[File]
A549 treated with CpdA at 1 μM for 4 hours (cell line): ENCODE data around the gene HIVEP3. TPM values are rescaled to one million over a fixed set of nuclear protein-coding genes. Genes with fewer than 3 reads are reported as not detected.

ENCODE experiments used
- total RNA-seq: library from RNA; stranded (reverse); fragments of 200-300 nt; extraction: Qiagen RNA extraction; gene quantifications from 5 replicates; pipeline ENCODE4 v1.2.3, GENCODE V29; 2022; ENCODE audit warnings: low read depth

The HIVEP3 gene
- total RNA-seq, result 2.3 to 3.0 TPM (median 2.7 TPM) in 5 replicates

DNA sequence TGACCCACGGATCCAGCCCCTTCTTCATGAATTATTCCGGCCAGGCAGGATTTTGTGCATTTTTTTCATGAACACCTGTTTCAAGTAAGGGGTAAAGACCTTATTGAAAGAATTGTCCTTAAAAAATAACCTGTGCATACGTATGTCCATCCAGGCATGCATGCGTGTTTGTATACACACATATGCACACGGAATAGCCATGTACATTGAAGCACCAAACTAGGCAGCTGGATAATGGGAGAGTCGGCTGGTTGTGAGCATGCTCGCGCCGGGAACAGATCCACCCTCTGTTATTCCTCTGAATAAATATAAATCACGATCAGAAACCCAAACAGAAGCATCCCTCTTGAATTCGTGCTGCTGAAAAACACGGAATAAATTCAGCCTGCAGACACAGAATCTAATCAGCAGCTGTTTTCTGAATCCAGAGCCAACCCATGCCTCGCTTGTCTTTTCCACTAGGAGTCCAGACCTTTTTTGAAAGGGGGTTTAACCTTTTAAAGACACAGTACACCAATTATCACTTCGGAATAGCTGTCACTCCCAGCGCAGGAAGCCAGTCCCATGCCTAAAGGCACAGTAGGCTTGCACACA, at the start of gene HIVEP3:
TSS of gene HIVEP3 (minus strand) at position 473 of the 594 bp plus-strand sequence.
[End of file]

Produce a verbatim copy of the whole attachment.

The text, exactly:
A549 treated with CpdA at 1 μM for 4 hours (cell line): ENCODE data around the gene HIVEP3. TPM values are rescaled to one million over a fixed set of nuclear protein-coding genes. Genes with fewer than 3 reads are reported as not detected.

ENCODE experiments used
- total RNA-seq: library from RNA; stranded (reverse); fragments of 200-300 nt; extraction: Qiagen RNA extraction; gene quantifications from 5 replicates; pipeline ENCODE4 v1.2.3, GENCODE V29; 2022; ENCODE audit warnings: low read depth

The HIVEP3 gene
- total RNA-seq, result 2.3 to 3.0 TPM (median 2.7 TPM) in 5 replicates

DNA sequence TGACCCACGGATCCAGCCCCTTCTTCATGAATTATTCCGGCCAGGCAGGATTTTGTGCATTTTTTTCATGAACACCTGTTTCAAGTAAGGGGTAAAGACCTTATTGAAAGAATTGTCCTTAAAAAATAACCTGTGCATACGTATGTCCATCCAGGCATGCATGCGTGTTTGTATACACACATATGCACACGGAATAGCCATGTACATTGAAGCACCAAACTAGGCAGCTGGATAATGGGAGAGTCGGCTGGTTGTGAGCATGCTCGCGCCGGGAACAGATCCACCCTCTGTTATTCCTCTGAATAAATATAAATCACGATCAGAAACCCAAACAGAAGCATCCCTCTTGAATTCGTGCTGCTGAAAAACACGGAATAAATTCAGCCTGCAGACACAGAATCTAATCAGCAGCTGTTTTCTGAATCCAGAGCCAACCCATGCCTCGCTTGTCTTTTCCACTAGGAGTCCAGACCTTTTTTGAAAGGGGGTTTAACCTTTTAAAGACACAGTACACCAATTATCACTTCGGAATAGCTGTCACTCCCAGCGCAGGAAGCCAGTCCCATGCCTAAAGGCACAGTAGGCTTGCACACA, at the start of gene HIVEP3:
TSS of gene HIVEP3 (minus strand) at position 473 of the 594 bp plus-strand sequence.